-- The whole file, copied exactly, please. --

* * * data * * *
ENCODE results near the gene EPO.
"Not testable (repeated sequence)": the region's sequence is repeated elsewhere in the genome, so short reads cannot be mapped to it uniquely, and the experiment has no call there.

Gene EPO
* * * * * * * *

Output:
ENCODE results near the gene EPO.
"Not testable (repeated sequence)": the region's sequence is repeated elsewhere in the genome, so short reads cannot be mapped to it uniquely, and the experiment has no call there.

Gene EPO